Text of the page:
Gaming legend Sid Meier shows college students how its done

Sid MeierCivilization creator Sid Meier returned to his alma mater, the University of Michigan, in early May to help future game makers learn the ins and outs of game development. Along with some well-known industry names like Brian Reynolds from Zynga, Nick Laing from EA and Matt Gilgenbach from Binary Creativity, the man behind one of the most successful real-time strategy (RTS) games of all time spent two weeks teaching students how to make games. Meier talks about his love of game development and looks to the future of games in this exclusive interview.

How did the Sid Meier Boot Camp at the University of Michigan come about?

It started with my son becoming a college student — he just graduated this past December from my alma mater at their computer science program. I’d go out there once a year to talk to the game design students. They would do things through the Wolverine Software computer gaming club like 48-hour Game Jams. A lot of students wanted more time than two days, so they could focus on a game and iterate and see the idea evolve. We decided to take two weeks to allow them to develop games and also provide lectures and discussions and other activities to work in groups and exercise their game design brains. We had 22 students this May and I think we learned something from the students and hopefully they learned something from us.

What are the opportunities for graduating students today compared to when you entered the games industry?

The industry is constantly evolving, and that’s part of the fun of being in it. It’s an interesting time to be a developer. You have this wide range of opportunities from indie games and social games from these very small teams, all the way up to the Blizzards who have hundreds of people working on games, to studios like ours that have a moderate size team. All of these types of games are evolving and we’re still trying to figure out social gaming and the free-to-play model and what’s going to happen with mobile gaming. The young designers are often more informed on these kind of things than those of us that have our heads down working on one or two games at a time. It does actually remind me a bit of the early days because there are these opportunities for very small teams and designers to get their games up on the App store or on a mobile platform somewhere and have the possibility of getting exposure and being successful.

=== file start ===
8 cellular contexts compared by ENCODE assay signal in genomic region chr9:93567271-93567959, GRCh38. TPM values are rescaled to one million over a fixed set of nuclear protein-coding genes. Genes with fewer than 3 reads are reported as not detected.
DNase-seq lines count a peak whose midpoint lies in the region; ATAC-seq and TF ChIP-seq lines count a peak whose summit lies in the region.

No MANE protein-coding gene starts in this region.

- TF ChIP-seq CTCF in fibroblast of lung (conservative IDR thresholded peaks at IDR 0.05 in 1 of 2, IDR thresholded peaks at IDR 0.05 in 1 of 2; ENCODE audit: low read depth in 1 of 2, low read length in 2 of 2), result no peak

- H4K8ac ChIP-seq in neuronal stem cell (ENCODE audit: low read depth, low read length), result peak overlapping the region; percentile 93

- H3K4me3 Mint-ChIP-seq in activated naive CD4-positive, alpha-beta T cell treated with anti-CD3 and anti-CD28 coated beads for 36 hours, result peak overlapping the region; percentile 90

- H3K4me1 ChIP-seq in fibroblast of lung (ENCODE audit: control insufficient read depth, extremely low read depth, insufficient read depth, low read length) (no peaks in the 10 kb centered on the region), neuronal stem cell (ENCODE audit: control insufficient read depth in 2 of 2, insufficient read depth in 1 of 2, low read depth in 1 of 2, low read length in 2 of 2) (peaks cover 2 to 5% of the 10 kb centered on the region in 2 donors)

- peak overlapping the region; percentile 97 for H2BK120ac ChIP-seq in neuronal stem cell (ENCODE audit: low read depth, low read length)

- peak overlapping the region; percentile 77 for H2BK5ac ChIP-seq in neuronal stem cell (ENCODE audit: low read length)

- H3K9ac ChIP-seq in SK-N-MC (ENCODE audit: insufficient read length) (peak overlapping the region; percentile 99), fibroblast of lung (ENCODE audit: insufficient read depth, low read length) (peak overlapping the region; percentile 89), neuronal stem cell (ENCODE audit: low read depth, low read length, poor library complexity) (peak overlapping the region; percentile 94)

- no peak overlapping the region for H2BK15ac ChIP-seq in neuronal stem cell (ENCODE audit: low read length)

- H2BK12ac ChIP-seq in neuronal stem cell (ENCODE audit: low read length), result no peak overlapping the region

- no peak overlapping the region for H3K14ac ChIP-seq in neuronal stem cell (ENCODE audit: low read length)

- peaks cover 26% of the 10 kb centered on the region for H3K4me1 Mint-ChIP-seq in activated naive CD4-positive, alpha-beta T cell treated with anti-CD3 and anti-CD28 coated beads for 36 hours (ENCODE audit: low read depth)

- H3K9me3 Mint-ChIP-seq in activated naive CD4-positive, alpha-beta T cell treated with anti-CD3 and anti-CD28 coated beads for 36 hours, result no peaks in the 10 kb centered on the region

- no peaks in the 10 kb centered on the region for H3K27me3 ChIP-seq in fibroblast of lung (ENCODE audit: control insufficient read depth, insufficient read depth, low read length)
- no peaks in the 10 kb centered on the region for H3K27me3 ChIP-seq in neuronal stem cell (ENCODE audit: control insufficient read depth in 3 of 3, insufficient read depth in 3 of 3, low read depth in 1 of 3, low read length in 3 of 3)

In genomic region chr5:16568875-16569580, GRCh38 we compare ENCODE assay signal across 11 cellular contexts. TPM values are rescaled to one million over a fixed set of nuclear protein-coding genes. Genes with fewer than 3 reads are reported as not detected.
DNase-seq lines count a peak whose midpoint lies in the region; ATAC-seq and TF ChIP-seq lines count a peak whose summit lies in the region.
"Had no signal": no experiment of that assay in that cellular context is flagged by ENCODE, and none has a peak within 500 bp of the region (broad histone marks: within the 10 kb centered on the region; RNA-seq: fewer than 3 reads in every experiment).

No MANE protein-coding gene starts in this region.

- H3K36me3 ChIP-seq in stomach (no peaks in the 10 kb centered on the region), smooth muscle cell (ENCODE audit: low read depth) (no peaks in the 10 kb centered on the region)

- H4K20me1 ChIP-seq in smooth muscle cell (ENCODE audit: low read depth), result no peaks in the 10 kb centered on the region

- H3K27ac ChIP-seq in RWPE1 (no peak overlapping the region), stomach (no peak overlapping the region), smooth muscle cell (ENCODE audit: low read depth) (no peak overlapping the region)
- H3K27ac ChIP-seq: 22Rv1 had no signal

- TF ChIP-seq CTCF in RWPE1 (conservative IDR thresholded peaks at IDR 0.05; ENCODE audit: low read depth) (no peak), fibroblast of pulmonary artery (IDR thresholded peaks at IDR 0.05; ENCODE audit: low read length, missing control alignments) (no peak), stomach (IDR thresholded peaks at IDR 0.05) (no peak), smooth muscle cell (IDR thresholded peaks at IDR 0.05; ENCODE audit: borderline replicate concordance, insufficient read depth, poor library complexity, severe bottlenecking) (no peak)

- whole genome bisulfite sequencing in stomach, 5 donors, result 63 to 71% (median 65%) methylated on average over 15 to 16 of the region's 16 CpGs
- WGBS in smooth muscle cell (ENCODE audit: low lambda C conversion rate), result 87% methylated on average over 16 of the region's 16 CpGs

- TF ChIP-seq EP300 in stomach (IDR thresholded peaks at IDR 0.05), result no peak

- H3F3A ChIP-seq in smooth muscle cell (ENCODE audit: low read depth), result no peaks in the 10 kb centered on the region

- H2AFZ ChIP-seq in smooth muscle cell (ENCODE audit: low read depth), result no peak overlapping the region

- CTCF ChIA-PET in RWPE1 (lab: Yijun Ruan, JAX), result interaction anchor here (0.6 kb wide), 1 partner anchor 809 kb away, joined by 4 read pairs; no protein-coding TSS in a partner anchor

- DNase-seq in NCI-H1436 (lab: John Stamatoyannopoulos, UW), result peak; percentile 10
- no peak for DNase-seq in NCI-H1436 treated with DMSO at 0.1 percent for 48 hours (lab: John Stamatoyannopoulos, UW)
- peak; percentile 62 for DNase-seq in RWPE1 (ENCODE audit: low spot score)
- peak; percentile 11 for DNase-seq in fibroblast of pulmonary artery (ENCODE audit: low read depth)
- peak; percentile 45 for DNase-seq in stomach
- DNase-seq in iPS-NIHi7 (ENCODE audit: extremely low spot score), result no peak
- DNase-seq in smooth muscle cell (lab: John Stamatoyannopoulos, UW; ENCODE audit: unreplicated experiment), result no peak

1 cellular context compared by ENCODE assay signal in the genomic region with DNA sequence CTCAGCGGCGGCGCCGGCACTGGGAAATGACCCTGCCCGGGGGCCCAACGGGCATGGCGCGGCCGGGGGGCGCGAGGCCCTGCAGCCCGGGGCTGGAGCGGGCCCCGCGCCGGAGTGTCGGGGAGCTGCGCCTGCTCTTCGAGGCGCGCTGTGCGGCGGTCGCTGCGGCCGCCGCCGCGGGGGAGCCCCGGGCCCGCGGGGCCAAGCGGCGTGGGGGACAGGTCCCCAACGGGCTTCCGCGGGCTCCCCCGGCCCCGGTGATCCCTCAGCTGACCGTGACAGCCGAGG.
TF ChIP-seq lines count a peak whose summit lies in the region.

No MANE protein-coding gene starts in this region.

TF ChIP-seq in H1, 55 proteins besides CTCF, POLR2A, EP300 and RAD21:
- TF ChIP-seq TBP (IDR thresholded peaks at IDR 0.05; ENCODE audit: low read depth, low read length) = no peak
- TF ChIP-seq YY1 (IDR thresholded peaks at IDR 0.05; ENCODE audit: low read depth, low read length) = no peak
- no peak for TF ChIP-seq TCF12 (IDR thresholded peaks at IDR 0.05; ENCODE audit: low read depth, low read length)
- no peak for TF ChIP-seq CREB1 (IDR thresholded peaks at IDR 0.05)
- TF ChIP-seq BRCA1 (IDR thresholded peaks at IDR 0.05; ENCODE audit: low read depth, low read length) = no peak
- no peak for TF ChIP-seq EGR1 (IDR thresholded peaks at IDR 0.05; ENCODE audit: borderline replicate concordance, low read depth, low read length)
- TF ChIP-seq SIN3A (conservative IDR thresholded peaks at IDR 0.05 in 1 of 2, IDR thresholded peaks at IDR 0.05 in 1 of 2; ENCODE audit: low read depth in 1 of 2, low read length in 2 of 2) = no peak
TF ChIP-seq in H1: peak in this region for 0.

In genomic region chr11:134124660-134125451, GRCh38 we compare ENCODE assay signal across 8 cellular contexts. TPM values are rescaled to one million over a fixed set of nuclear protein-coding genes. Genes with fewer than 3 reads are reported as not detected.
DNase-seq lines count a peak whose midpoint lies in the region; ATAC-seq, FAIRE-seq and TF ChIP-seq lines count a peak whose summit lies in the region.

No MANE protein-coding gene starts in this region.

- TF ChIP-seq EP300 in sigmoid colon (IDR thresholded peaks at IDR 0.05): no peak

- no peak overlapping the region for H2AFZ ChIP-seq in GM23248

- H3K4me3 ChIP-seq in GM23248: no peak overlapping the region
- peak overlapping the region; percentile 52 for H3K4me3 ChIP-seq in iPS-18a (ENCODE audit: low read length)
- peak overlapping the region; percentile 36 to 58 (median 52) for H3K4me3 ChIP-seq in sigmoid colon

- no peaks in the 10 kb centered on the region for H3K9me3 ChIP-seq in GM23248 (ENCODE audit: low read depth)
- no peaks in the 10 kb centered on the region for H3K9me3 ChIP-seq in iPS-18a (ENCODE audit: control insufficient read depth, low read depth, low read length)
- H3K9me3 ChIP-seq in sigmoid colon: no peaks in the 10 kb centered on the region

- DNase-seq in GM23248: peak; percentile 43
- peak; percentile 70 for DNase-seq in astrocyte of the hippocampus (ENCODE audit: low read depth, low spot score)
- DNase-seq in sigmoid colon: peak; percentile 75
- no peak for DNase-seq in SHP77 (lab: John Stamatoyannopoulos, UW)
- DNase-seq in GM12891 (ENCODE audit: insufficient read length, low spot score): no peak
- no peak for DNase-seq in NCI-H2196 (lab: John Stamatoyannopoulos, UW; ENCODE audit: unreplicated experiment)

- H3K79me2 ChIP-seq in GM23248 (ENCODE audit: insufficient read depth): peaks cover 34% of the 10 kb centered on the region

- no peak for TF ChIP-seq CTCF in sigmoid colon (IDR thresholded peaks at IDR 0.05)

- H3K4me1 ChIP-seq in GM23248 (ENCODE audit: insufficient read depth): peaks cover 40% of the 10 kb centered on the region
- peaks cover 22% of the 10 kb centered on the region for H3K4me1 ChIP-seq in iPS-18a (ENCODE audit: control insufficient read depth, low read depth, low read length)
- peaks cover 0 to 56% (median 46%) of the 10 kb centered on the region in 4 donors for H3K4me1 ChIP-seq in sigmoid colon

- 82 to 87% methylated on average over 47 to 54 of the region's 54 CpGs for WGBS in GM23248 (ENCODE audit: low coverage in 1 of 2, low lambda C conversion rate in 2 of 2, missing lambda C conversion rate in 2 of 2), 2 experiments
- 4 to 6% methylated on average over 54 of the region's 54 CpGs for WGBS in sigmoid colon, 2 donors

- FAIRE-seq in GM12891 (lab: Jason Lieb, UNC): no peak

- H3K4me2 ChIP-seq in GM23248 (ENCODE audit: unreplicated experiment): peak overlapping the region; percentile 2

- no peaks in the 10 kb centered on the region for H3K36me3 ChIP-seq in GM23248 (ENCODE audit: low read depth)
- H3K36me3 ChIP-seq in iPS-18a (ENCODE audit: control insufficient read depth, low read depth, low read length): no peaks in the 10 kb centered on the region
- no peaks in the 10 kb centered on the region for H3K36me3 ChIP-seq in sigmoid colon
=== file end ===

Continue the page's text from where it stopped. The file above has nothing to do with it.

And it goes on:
Civ 5From a game design perspective, do you teach things in a boot camp like this differently today than you would have when you were in college?

I think so. So many games are copies of other games and that is not really what the industry is looking for. If you have a special interest, make a game about something personal, something that’s going to be different from every other game out there. We focused on that on our first day. We don’t need another first-person shooter or platformer or a game that looks like other games out there. It’s about what’s unique about you as a person, that you can bring to game design to make a game that reflects something that you’re really interested in. One student thought that fireworks were cool and he made a game about fireworks with interesting gameplay mechanics that played with gravity. Over two weeks they were able to try some things that were more innovative and more risky.